The next phase of cloud democratization
How is your cloud democratization effort going?
With this topic, it makes sense to ask the key question first, to start at the end in a sense, as this is ultimately the question this article aims for you to consider. Why?
A Harvard Business Review article from May-June 2022 puts it into clear terms:
“Digital transformation pays off,” share the authors, Marco Iansiti, the David Sarnoff Professor of Business Administration at Harvard Business School, and Satya Nadella, chairman and CEO of Microsoft.1
Specifically, they looked at what they term “tech intensity” – “the extent to which employees put technology to use to drive digital innovation and achieve business outcomes.” Their findings reported that the “compound annual growth rate (CAGR) among leaders (the top quartile) in tech intensity were more than double” those in the bottom quartile.1
“Greater intensity (especially investments in technical and organizational architecture) powered higher revenue growth.”1
What does democratizing the cloud mean?
Cloud democratization, or democratizing the cloud, puts powerful technology in the hands of employees. It involves the adoption of a mixture of cloud services or Infrastructure as a Service offerings. For employees, it increases access to the tools that drive digital innovation and revenue.
The next phase of the cloud – increased access and engagement
An interesting point made in the Harvard Business Review article concerned how the models built and deployed by data scientists to empower employees had limited success. It wasn’t until data scientists began collaborating with stakeholders that data and technology integrated into day-to-day operations began to realize success.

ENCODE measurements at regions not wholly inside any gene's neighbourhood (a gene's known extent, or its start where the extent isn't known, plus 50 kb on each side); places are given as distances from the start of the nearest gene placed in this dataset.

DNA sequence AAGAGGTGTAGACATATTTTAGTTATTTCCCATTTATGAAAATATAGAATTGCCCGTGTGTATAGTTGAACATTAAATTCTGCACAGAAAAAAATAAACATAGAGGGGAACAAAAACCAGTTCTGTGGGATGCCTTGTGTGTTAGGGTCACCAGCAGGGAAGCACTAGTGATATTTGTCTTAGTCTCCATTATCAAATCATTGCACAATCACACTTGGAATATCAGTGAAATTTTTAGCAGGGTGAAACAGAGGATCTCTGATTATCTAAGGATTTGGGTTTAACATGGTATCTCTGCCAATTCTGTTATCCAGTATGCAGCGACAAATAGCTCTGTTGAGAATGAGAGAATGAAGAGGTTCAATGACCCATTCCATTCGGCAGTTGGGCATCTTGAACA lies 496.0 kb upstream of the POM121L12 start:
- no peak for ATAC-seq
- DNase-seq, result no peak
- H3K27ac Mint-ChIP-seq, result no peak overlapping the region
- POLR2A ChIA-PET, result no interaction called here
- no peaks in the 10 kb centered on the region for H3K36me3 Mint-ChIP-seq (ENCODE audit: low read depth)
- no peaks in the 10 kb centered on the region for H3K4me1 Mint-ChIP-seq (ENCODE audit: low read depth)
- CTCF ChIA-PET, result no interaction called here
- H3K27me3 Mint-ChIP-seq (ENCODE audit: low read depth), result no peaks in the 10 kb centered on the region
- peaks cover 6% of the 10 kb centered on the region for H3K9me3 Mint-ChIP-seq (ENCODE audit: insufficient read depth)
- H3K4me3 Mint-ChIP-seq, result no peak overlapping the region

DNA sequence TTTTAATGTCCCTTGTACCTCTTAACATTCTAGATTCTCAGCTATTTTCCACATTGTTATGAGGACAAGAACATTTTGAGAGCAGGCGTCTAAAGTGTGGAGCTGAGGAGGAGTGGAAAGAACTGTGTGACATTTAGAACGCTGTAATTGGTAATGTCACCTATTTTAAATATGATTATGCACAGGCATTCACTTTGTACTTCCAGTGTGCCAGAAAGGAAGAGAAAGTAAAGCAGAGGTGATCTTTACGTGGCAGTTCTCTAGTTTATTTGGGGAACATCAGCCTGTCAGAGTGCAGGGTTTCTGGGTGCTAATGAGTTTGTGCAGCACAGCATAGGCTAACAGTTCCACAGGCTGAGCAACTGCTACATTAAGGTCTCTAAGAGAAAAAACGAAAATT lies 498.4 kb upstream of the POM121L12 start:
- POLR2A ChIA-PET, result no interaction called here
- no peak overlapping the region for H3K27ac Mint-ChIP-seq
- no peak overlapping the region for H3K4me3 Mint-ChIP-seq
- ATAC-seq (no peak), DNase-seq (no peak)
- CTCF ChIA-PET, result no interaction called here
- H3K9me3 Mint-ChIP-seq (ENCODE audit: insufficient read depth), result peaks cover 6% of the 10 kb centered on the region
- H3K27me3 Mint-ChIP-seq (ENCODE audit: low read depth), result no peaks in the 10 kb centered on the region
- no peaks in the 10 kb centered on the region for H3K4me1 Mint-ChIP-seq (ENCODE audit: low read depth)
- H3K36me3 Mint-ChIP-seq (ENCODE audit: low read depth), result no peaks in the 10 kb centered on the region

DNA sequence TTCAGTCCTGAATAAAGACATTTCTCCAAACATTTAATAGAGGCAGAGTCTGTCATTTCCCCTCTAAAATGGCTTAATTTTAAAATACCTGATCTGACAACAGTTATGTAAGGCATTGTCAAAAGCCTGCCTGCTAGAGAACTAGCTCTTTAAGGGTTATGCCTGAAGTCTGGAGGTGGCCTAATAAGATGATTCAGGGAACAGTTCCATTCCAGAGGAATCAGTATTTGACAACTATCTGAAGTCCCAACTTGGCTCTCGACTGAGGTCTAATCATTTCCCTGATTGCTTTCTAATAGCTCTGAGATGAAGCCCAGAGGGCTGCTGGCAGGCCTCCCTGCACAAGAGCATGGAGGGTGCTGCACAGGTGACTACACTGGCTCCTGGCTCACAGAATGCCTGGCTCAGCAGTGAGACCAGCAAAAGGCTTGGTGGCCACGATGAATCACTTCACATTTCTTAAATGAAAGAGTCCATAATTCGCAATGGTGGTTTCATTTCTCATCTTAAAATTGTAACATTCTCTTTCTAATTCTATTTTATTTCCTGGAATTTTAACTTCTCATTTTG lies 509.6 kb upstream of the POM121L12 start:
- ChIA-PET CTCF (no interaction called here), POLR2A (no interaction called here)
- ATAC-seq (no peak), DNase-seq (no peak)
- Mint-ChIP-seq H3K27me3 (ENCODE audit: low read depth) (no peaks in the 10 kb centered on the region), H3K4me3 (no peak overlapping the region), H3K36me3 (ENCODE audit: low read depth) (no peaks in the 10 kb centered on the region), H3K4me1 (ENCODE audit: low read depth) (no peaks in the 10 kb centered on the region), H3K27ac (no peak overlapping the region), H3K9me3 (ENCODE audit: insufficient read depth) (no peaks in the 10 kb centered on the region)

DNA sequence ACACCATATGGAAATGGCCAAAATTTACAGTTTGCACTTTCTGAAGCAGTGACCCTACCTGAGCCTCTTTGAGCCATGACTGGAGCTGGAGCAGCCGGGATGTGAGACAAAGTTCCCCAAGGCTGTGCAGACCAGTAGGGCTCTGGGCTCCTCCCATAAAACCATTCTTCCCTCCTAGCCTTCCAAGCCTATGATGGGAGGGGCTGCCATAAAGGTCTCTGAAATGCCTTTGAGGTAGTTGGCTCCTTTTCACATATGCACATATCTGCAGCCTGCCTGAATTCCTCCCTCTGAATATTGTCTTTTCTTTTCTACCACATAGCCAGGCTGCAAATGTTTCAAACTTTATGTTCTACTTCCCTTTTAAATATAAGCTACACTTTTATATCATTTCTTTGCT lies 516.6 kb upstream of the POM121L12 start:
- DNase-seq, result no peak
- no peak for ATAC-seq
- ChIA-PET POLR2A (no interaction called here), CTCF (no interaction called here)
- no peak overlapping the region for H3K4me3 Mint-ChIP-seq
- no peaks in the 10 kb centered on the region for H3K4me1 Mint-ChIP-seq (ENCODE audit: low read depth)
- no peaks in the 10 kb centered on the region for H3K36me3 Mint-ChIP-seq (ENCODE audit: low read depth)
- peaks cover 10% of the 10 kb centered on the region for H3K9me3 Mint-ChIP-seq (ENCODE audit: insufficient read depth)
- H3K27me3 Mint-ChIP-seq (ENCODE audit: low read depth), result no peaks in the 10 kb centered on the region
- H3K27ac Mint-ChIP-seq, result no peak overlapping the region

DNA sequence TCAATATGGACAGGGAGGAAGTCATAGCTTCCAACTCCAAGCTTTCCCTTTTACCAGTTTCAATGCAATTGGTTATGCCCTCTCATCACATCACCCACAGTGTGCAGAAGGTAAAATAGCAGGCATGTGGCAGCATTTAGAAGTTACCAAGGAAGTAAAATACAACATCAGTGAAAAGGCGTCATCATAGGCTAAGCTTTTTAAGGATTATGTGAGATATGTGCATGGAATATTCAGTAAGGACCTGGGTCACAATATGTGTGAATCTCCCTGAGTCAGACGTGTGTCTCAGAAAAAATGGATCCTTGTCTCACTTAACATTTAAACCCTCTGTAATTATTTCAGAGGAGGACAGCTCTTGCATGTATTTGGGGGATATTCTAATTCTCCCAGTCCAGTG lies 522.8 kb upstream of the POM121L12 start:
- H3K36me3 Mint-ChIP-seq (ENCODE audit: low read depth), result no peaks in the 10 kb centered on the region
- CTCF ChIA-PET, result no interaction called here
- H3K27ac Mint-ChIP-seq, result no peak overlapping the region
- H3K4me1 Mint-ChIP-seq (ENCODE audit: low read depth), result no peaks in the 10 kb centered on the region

Our Director of Portfolio Architecture, Nicole Blohm, discussed how a “needs-based” approach brings new perspectives to application and the automation of processes.
Blending cloud services, however, doesn’t have to involve application development. Many cloud applications already feature APIs that simplify connectivity between systems.
For example, our Intelligent Business Platform (IBP) features solutions like Claims Processing, Capture and Conversion Services, and Intelligent Delivery mail services that feed data captured through the process into customer systems. Reporting, likewise, can be viewed via the IBP dashboard or exported.
Ultimately, this next phase of the cloud will redefine democratization from a connecting of systems to expanding use by stakeholders through automated workflows, distribution of information and data, and increased access, all secured through multi-layered security best practices.
What are the benefits to increasing user access to information via cloud applications
To understand the benefits of cloud and application democratization for businesses, think of how integrated your smartphone, tablet, or virtual assistant like Amazon’s Alexa is. If you want to add an App, you can do it. If you want to connect apps to your laptop, PC, or printers, you can easily do that too. You don’t need technical support.
That’s what cloud and application democratization does.
Now, that’s not to say our IT professionals aren’t necessary. On the contrary, they are as important as ever. Just like the IT experts at Amazon, Apple, Google, or your application of choice continue to evolve the applications and support the devices, a business’s IT professionals continue to plan and strategize, leading the business ideally to the most optimized tech platforms and infrastructures.
The difference? Just like we as end-users with our devices don’t need to rely on customer support or complex instructions to set up our tech, IT professionals are freed from day-to-day application support.
With this understanding, let’s take a look at the seven benefits of cloud democratization.